By Carl A. Brasseaux
"Acadiana" summons up visions of a mythical and unique international of moss-draped cypress, cocoa-colored bayous, subtropical natural world, and highly spiced indigenous delicacies. The ancestral domestic of Cajuns and Creoles, this twenty-two-parish zone of south Louisiana contains a vast variety of individuals, locations, and occasions. of their historic and pictorial travel of the area, writer Carl A. Brasseaux and photographer Philip Gould discover extensive this attention-grabbing and complicated world.
As passionate documentarians of all issues Cajun and Creole, Brasseaux and Gould delve into the topography, tradition, and financial system of Acadiana.
In 2 hundred colour photos of structure, landscapes, flora and fauna, and artifacts, Gould portrays the wealthy heritage nonetheless obvious within the region, whereas Brasseaux's engagingly written narrative covers the eighteenth- and nineteenth-century tale of payment and improvement within the area. Brasseaux brings the tale modern, recounting devastating hurricanes and coastal degradation.
From living-history sights reminiscent of Vermilionville, the Acadian Village, and Longfellow-Evangeline nation Park to song venues, fairs, and crawfish boils, Acadiana depicts a resilient and colourful lifestyle and provides a bright portrait of a tradition that keeps to captivate, allure, and endure.
For all those that are looking to discover those humans and this position, Brasseaux and Gould have supplied an insightful written and visible history.
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Extra resources for Acadiana: Louisiana's Historic Cajun Country
Locals routinely identify the roadway along Bayou Lafourche as “the longest main street in the world” with more than a little justification. From the nineteenth century to the present, a practically unbroken line of settlement has extended from Donaldsonville to Golden Meadow, and a journey from the stream’s source to its mouth along the “world’s longest main street” has traditionally exposed a cross-section of the area’s economic hierarchy—represented at the polar extremes by opulent antebellum plantation homes to the north and by crude trappers’ cabins to the south.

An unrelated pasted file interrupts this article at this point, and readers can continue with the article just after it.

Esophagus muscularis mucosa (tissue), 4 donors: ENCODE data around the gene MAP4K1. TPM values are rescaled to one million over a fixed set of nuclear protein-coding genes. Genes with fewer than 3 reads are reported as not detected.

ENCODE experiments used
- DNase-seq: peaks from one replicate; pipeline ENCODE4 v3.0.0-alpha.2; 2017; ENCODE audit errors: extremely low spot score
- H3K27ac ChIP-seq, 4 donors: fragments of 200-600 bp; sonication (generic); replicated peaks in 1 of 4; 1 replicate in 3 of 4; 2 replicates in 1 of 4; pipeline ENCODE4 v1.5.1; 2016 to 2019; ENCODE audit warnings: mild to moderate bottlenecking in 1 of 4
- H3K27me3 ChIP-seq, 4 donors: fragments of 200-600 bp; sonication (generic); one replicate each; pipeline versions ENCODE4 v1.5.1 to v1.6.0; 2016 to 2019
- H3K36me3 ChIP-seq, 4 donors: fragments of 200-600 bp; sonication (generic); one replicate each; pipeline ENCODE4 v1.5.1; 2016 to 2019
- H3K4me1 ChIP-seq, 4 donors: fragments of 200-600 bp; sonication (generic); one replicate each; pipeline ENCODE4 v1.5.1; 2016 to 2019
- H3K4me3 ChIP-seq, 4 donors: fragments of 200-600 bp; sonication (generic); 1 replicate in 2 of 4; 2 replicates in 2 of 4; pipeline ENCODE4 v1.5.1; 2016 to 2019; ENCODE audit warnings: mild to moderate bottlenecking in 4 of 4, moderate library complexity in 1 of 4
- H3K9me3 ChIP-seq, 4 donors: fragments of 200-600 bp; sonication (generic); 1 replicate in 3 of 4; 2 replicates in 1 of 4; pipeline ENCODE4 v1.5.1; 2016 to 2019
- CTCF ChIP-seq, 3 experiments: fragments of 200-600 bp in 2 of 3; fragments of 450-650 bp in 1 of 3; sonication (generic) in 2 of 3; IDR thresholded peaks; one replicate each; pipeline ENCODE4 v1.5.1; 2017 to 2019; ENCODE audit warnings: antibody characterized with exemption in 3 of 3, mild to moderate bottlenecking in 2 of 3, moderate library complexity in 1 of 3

This problem was compounded by the effects of forced heirship, which dictated the equitable distribution of real estate among surviving heirs in probate proceedings, rapidly reduced French long lots—and consequently farmsteads—into long ribbons of land too narrow to cultivate. The resulting pressures were alleviated by the ready availability of unclaimed lands upstream, but this safety valve disappeared with the onset of the Acadian influx in 1764. Expelled by the British from their Maritime Canadian homeland in 1755 in a massive ethnic cleansing exercise, thousands of Acadian exiles generally were held captive in the Eastern Seaboard colonies or deported to Europe for the duration of the French and Indian War.
The Taensa did not long enjoy the spoils of victory; they relocated to the present Mobile, Alabama, area in 1715. Meanwhile, after a period of wandering, a few dozen Bayougoula survivors eventually settled temporarily along the Mississippi River below present-day New Orleans. By the late 1730s, this tribal fragment had reportedly been absorbed by the Houma, who, like the Bayougoula, had been uprooted by intertribal warfare. After first moving to the banks of Bayou St. John, they migrated to settlement sites near present-day Burnside, where they resided for several decades before relocating to the coastal plain (see chap.
Acadiana: Louisiana's Historic Cajun Country by Carl A. Brasseaux